The book of Matthew in the Bible reads: “Therefore do not worry saying, What shall we eat? What shall we drink?” So you can see, the question of what to eat has been with us for a long time. I have tried to discern which diet will be the best to optimize health for each one of the nearly 10,000 patients I’ve seen. At first, I put patients on my diet, which at that time was a vegetarian macrobiotic diet, and to my amazement some people felt worse and gained unwanted weight. So I started doing a type of pulse testing to see which of the many nutritional regimens were best for that individual.
No one diet works well for everyone, because all bodies are different. But there are foods that are healthy for most people and others that are almost universally stressful on the system.
In general it is best to use the majority of foods found in the perimeter of the store and the bulk section, avoiding most of the processed foods found in the center of the store. Fresh vegetables and fruits can be almost half the diet for many people.
Without being tested, you can experiment on yourself to find out which proteins are best for you. Some people need animal proteins such as wild fish, naturally raised poultry, eggs and red meat eaten more occasionally, such as grass-fed beef or buffalo. From my experience, pork appears to be a problem for almost everyone. Others thrive on beans, seeds and nuts for protein, and an even smaller percentage can digest soy. You have to see how your digestion and clarity of mind feels after eating different foods. In general, people with type A blood can consume a more vegetarian diet, while people with type O blood do better with animal protein.
It seems that people cannot handle as much grain as they could in the past. Some people, especially if they are overweight, should avoid grains altogether, while others can have a smaller amount of grains, especially quinoa, buckwheat and millet. Twenty years ago, people could handle 40 percent of their diet as grains; now it is more like 20 percent. Many are now sensitive to gluten in general, like wheat, spelt, rye, oats and barley, while for others their sensitivity is to wheat or corn exclusively. Unfortunately, much of the rice is contaminated with arsenic and cannot be eaten too often. Rice grown in the Southern U.S. has some of the highest levels of arsenic, while basmati from California, India and Pakistan has the lowest.
Sweeteners also are not well tolerated by most people. Some can handle a small amount of honey, maple or rice syrup, but sugar or “cane juice” should be avoided. Stevia has no calories and is well tolerated by most people if used in minute doses. But don’t over do it, for you don’t want your tastebuds to expect that everything has to taste so sweet.
The best oils are usually coconut and olive oil. The most harmful oils are canola, corn and soy. If you just totally avoid canola oil and cane sugar and wheat, then the majority of packaged foods in the middle of the store will be eliminated. Although most vegetables are good for you, the commonly used nightshade vegetables — tomato, potato and peppers — should be minimized and not eaten more than 2 times a week for many people. If you have joint inflammation or arthritis, try cutting out the nightshade vegetables completely.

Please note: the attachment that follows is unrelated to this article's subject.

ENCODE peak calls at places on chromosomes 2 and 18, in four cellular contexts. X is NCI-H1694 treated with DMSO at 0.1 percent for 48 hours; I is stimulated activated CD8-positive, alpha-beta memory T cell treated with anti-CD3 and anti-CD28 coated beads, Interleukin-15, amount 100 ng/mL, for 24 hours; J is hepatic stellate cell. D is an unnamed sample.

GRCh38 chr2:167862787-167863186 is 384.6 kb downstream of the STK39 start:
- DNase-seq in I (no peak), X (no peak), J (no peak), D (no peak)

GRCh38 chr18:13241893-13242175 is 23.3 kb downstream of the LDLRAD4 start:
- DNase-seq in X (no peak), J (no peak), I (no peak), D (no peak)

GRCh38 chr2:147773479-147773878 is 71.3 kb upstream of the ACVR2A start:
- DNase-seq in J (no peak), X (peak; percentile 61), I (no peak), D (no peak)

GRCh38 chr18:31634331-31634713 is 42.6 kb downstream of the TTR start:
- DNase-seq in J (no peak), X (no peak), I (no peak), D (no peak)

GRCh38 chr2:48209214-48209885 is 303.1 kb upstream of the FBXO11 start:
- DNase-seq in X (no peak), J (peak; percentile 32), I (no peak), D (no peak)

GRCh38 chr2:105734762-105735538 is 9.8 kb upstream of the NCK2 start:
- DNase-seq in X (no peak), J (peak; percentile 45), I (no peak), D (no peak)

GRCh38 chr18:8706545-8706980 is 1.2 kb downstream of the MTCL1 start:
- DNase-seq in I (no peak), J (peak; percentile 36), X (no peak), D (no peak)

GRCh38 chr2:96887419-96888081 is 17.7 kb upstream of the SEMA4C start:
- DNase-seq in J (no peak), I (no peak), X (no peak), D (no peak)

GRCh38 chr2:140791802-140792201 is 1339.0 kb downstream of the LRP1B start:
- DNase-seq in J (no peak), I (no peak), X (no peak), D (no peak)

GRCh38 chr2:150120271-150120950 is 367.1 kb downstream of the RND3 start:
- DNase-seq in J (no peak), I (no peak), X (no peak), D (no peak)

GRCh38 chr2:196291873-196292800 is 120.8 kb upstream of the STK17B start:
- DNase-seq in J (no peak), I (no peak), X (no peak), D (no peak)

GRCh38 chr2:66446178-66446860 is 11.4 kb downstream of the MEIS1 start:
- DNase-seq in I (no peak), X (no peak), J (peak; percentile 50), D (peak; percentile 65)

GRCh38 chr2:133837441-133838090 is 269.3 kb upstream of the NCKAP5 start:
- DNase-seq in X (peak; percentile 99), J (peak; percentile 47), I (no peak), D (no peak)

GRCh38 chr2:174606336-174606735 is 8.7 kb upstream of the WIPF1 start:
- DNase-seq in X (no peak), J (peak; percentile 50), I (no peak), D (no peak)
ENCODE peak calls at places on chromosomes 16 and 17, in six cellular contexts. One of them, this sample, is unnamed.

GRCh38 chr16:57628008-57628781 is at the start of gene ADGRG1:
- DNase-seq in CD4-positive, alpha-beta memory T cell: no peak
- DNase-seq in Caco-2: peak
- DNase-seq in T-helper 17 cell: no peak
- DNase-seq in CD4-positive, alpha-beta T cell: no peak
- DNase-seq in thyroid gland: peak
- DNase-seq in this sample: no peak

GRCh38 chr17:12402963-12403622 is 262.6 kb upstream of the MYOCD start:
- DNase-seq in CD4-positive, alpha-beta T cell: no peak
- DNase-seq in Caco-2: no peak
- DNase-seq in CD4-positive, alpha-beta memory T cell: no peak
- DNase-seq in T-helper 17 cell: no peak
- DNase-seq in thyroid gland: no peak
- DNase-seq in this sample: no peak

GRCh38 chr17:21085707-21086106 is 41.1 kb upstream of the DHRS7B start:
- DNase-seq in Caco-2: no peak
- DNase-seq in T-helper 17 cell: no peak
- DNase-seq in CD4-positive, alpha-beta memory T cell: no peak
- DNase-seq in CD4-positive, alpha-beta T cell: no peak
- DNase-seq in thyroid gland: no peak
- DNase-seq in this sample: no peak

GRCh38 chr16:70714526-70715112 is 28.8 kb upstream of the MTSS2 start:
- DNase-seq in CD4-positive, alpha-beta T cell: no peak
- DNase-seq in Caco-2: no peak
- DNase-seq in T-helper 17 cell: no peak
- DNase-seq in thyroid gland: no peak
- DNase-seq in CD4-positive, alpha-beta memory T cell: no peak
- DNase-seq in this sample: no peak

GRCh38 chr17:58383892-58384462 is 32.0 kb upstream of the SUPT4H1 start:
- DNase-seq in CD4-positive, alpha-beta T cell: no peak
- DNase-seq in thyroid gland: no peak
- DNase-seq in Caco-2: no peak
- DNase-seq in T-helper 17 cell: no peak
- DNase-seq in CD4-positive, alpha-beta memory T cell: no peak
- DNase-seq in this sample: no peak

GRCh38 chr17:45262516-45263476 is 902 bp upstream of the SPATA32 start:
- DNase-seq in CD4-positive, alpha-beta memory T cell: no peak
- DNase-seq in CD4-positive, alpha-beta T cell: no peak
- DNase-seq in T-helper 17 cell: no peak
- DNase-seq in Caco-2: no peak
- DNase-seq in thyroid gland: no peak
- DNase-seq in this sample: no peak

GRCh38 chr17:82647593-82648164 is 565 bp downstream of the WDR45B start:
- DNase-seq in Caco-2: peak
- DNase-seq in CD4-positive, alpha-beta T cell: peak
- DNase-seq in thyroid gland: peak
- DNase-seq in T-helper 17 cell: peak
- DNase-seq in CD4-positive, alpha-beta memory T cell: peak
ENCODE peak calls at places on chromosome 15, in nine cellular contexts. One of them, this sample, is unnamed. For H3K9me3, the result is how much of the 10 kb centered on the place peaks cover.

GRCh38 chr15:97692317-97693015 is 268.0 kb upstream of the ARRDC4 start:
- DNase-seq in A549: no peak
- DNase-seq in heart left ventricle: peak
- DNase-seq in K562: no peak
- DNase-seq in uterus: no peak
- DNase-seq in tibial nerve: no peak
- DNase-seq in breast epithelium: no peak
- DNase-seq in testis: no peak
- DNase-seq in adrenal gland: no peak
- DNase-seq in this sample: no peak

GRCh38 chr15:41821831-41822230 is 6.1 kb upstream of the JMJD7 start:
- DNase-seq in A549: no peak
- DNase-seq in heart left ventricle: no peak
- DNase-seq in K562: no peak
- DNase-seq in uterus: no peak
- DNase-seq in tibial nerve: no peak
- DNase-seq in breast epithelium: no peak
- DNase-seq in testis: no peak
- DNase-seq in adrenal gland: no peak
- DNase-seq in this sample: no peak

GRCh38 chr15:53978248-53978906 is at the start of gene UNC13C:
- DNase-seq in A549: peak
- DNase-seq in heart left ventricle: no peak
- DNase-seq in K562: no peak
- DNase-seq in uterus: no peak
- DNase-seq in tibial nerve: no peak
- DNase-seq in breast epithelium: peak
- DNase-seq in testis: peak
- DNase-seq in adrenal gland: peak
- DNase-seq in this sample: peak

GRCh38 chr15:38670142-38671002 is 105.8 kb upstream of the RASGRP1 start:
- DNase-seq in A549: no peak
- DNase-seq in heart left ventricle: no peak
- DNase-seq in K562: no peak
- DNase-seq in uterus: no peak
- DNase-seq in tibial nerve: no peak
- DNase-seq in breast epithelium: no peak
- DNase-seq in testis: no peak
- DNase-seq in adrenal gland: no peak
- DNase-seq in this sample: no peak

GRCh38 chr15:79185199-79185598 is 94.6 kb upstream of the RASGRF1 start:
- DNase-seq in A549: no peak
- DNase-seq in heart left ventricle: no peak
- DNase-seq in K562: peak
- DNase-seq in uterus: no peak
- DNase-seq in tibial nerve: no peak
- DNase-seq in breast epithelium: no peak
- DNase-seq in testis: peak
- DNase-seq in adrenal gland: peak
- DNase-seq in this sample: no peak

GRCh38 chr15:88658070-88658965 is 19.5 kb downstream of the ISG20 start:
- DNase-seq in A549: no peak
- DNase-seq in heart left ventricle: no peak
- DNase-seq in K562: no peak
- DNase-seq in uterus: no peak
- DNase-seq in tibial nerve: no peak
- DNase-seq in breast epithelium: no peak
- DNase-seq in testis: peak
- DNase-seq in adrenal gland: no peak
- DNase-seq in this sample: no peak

Fermented foods are very important for intestinal health and can often replace the need for an expensive probiotic pill. The best source is fermented vegetable or sauerkrauts that need refrigeration, as well as miso, kombucha and kimchi. Many people will feel better off dairy products, and the best tolerated dairy products are kefir, especially goat kefir and sometimes yogurt. Goat cheese is more digestible than cow cheese for many people.
Although fruit is often considered healthy, it does have naturally occurring sugars and should not be a large part of the diet. The healthiest for people living in the Northern hemisphere are berries, pears, apples, cherries and plums, and it’s best to minimize tropical fruits that can’t grow in the region, such as banana, mango and pineapple. However, a half lemon in water in the morning is a good way to cleanse the liver, even though it is tropical in origin.
There are few foods that seem to be beneficial for most people: 2-3 teaspoons of ground flax seeds a day, 2-3 teaspoons of coconut oil a day, and kale, which can also be enjoyed as kale chips, miso soup, and sauerkraut. Fish oil is helpful for most people, but you can get this through eating sardines or herring, as well. Coffee and chocolate can be problematic for many people and if you can’t live without, it does not mean that it is good for you.
If you don’t have an alternative practitioner who can test you for a custom diet, try to eat simply for a few days. Eat mostly vegetables, northern fruits, quinoa, millet, buckwheat, fish, poultry, sauerkraut, lemon water, flax seeds, and drink spring or reverse osmosis filtered water. Avoid soy, tomato, potato, sweeteners, wheat and gluten, corn, dairy, peanuts, and tap water. After two weeks or so, try adding back the foods you were avoiding one at a time and just notice how you feel a few hours after eating them. Are you tired, bloated, foggy headed, gassy, achy or are you focused, energized, clear headed and have no digestive symptoms or cravings.
Dietary changes can be difficult, but if you are suffering it is one of the most important and less expensive ways to make a major shift in your health and functioning. After a short time you will see how these homemade natural foods taste delicious and can help you to thrive in your life.